Guanella Pass ~

 

For this year’s aspen photos I drove the 24-mile Guanella Pass Scenic Byway from Highway 285 north to Georgetown. The road starts out gently on the south side of the pass and gradually ascends. The aspens were at their peak, and flowers were still blooming here and there.

It was a beautiful Friday. These photographs show no hint of the sizable crowds at the Summit Overlook (elev. 11,669 feet); this is definitely “curated” reality. Something I’m learning about Colorado in 2018: There are now so many people driving the drives and hiking the trails that you must be a very fit person to find solitude in the mountains. Every trailhead I passed in eight hours of driving, from Highway 285 up through Clear Creek Canyon, had a pretty full complement of cars. A number of people were hiking the Square Top Mountain trail (below), which originates at Summit Overlook on Guanella Pass. It was an unusually warm day, probably at least 70 degrees at the pass and breezy.

Square Top Mountain and trail

Square Top Mountain and trail

Some perspective ~

I’m keenly missing many things from Southern Illinois—besides my friends, I mean, whom I miss constantly. Maybe it’s time to tally up a few things I like about Colorado and Loveland, to allay a sort of disoriented feeling I’ve been getting lately when I ponder that I really live out here now:

  • Cool nights even on hot days.
  • Lilacs. The lilacs out here grow much larger and bloom much longer than they do in Southern Illinois. (I guess the cold nights agree with them.) The large lilac in my yard bloomed for a full month this May. And in Loveland there are enough lilac bushes to perfume the air for several weeks.
  • Rocky Mountain National Park. Now that U.S. 34 is once again open through Big Thompson Canyon, it’s less than an hour away. Also: The Peak-to-Peak Highway, which runs from Black Hawk to Estes Park, and the drive from Fairplay over the mountains to Breckinridge. I’m itching to do some mountain drives that are new to me.
  • The sky. Although I don’t see as much of it as I’d like to, I see enough to appreciate that the clouds are very interesting out here. If it weren’t for the fact that winters and summers are both more extreme out on the open plains, and everything so remote, I’d like to live out there. Since my house has no mountain view, I wish it at least had a good view of the sky. Fortunately, things open out just a block or two from home.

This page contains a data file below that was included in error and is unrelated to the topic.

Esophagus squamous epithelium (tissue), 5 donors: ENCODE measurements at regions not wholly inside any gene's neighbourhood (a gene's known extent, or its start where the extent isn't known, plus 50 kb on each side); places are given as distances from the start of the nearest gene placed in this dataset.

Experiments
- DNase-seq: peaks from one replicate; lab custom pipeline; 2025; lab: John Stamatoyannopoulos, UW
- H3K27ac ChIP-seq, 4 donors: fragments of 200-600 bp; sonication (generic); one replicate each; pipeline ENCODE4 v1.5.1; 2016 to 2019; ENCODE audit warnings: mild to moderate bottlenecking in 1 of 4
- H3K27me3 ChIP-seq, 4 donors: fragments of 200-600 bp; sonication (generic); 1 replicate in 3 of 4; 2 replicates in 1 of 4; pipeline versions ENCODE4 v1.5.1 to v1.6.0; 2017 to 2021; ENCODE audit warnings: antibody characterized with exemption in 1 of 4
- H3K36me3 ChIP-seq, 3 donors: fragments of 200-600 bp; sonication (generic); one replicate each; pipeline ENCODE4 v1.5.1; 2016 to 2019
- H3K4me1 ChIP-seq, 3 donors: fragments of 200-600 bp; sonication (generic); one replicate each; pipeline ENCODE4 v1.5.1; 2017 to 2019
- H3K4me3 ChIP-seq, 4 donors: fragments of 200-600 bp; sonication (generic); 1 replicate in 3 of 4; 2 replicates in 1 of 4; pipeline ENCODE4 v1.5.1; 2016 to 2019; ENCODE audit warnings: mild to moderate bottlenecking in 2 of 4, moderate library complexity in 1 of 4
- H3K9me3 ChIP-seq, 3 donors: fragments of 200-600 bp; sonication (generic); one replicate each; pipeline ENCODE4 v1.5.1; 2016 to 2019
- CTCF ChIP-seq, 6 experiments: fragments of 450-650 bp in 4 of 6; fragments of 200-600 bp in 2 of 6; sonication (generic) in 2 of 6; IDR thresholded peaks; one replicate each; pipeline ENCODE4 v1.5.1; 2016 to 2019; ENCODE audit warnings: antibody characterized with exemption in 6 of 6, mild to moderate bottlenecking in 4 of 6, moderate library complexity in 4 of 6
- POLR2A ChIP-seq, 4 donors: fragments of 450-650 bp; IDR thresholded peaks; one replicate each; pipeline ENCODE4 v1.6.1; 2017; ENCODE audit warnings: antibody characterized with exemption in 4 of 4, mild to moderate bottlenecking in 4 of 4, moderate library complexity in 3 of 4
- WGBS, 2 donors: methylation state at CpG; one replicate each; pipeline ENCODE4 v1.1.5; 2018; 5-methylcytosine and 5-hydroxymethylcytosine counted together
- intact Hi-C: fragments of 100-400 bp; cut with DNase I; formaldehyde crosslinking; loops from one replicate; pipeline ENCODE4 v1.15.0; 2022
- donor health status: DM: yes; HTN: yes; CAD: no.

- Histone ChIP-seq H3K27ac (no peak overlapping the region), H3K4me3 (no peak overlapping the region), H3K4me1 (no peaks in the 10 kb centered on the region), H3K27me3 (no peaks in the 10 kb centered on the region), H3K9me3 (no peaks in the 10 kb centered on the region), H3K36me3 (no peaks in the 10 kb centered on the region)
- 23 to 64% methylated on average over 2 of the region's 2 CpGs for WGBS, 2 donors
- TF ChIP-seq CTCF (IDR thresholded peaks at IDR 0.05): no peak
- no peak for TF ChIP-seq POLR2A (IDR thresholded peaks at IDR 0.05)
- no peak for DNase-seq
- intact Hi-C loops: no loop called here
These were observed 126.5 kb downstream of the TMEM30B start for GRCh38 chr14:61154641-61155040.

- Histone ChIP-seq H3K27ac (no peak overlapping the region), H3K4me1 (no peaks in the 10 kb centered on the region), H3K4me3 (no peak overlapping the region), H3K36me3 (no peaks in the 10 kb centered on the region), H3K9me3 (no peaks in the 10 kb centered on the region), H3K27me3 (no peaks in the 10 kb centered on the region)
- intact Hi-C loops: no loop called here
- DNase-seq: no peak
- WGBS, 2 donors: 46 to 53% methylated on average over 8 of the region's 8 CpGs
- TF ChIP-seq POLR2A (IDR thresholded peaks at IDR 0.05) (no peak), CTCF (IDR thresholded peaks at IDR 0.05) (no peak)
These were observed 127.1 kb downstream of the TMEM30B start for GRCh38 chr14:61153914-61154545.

• Benson Sculpture Garden in Loveland, which has more than 100 works of art, mostly bronzes, in a very pretty pond setting.
  • Aspens, of course, and columbines, with their lovely molded five-cupped centers.
  • Tokyo Joe’s, a “fast-casual” chain where I can get a big bowl of udon noodles, veggies, and wild salmon for $11.65. Oh, and New York–style pizza bought by the slice. Yeah, they have that here! I wouldn’t be my mother’s daughter if I didn’t mention food in some fashion.
  • No chiggers! As Calvin Trillin knows, this is never the least consideration in any list of  positive attributes.

That’s a start. More later, I hope.

A peek at South Park ~

For yesterday’s drive I skirted Denver on the west side and took U.S. Hwy. 285 over to Kenosha Pass and down to South Park. I’d been keen to see this part of Colorado ever since I read a magazine writer’s comment that, though he’d been many places in the world, the view down across South Park from the pass was his favorite. Not ever having watched the animated series “South Park,” I didn’t know that it was named after a real place. (There is also a North Park, northwest of Rocky Mountain National Park.) The designation “park” here refers to a broad plateau or basin ringed by mountains.

I stopped to eat lunch at Fairplay, then took state route 9 up through Alma (10,578 feet elev.), and over Hoosier Pass (as it turns out, there are two Hoosier Passes in Colorado, both of them—I presume—originally sited in Indiana, then trucked west and greatly enlarged). A series of hairpin turns on the other side of the pass takes you down to Breckinridge. There were still golden-leafed aspens along 285 east of Kenosha Pass and in Breckinridge; elsewhere, the aspens were mostly bare. Given the abundance of stands on the slopes, it must have looked spectacular a couple of weeks ago. Now I know an ideal driving route for seeing the fall colors in Colorado.

Aspens ~

Yesterday I took my sister for a 7-hour drive to see the aspens in their fall colors. We drove from Loveland to Boulder, up Boulder Canyon, down the Peak-to-Peak Highway, up Hwy. 40 to Granby, up Hwy. 34 to Rocky Mountain National Park, and across Trail Ridge Road. We didn’t stop for photos very often, but here are a few.

Bugle boy ~

OLYMPUS DIGITAL CAMERA

I’ve finally heard an elk bugle, and it’s an impressive sound. This fellow in the Beaver Meadows section of Rocky Mountain National Park had a harem of five females and a youngster. Just before I took this photo, he bugled out a couple of announcements to other males that might be in the vicinity: Here I am, and I’m better than you are. Herds of elk also could be seen above the treeline across a great valley from the Alpine Visitors Center; from that distance they looked like dozens of little brown rocks, just dots on the landscape. Before long they’ll be thronging the streets of Estes Park.